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Key Concepts

The concept behind ECP is based on providing additional blood ciculation by increasing the supply of oxygenated blood to the myocardium to overcome reduced coronary artery blood flow during diastole.  During diastole, up to 80% of coronary blood flow occurs.  To understand how ECP treats myocardial ischemia, you must study hemodynamics – factors concerning blood flow within the circulatory system.  Let us look at the hemodynamic formula to understand the principles of how blood flows through blood vessels.  The relationships between flow quantity, pressure, and resistance are  given below:

Hemodynamic Formula

In this formula, Q represents a quantity of blood flow which is related to the pressure and resistance.  Pressure is represented by ΔP, which means pressures side (P1) to side (P2), and it is a direct ratio related to the quantity of the blood flow.  Resistance is represented by R, which is an inverse ratio to the quantity of the blood flow and also related to the blood vessel radius. In the formula, the “π”, “η”, and “L” all are recognized as constant. 

As flow and resistance are inversely related, an increase in resistance will decrease the flow.  However, changes in perfusion pressure will also effect flow.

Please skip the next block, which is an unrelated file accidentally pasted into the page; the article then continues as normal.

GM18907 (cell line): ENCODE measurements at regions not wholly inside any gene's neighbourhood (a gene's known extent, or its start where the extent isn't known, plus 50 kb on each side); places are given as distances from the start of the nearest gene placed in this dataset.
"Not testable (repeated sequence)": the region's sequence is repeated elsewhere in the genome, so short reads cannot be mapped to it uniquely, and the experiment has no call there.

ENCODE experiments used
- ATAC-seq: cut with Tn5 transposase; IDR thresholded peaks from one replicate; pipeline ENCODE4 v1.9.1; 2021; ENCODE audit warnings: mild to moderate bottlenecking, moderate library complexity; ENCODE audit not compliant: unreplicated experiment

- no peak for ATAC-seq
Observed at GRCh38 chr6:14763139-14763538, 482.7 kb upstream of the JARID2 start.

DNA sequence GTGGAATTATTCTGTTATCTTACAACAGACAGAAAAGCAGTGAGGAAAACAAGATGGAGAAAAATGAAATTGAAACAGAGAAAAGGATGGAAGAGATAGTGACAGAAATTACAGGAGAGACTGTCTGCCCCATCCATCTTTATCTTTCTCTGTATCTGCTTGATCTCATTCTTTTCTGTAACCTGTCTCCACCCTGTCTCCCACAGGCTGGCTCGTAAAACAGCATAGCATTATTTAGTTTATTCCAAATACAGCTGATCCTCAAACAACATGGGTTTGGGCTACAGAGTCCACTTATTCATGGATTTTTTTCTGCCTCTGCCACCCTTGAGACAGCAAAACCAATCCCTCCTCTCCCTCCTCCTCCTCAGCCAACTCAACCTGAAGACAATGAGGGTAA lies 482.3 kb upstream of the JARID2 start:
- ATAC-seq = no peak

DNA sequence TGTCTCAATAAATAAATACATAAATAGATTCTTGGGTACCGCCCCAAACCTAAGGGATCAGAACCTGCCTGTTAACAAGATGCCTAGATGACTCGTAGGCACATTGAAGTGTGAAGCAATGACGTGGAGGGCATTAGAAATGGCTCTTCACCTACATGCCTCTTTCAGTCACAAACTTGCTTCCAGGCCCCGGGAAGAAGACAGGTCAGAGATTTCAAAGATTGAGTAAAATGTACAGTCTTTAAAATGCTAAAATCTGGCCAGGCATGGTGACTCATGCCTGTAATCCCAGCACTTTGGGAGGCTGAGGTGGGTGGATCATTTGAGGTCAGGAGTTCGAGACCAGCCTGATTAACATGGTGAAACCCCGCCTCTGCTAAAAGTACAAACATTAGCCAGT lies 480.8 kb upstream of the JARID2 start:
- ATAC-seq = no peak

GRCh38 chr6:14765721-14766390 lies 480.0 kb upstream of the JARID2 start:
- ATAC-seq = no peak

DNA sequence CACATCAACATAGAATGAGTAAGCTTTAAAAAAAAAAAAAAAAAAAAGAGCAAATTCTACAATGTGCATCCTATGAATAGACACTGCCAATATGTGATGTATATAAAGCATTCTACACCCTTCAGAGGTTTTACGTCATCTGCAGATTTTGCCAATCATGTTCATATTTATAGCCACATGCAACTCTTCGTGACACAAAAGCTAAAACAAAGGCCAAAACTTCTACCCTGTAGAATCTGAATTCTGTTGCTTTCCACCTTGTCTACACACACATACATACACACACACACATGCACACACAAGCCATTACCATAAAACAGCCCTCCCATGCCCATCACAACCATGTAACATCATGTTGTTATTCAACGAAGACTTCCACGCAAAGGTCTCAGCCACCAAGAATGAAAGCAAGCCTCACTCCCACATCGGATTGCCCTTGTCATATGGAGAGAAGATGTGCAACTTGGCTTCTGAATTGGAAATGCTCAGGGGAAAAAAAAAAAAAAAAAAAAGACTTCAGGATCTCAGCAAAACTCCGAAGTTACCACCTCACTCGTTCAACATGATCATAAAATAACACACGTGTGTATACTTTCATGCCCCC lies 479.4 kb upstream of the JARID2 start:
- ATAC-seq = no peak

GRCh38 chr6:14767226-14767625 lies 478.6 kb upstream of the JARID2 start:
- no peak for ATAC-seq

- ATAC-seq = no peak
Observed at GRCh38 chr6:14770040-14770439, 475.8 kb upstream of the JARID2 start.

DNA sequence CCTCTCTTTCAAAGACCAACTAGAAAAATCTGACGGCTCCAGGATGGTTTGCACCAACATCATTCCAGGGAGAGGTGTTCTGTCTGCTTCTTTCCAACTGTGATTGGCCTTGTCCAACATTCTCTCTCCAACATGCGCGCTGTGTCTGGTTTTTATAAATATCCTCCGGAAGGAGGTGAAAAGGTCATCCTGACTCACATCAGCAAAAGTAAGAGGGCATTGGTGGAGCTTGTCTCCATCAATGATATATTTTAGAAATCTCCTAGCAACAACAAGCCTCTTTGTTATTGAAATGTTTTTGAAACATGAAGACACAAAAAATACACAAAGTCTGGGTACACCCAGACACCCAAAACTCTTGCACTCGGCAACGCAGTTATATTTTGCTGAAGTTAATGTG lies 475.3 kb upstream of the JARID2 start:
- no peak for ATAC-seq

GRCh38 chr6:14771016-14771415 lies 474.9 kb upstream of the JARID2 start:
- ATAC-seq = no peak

The rapid inflation and deflation of ECP treatment rhythmically pushes blood from the patient’s lower torso into the heart muscle and improves collateral blood circulation and growth of smaller blood vessels.  The treatment: 1) increases blood pressure to coronary arteries while the heart is resting (diastolic). 2) increases the return rate of blood to the heart; and 3) lowers the pressure the heart must pump against (systolic).  In addition, increased blood pressure and changes to blood vessel radius will directly affect the blood.  For example, a 12% increase in the radius of the blood vessel results in an increase of 57.4% in blood flow to the coronary arteries.  The overall effect is that these actions increase the amount of blood and oxygen supplied to the heart and decrease the heart’s workload when it contracts.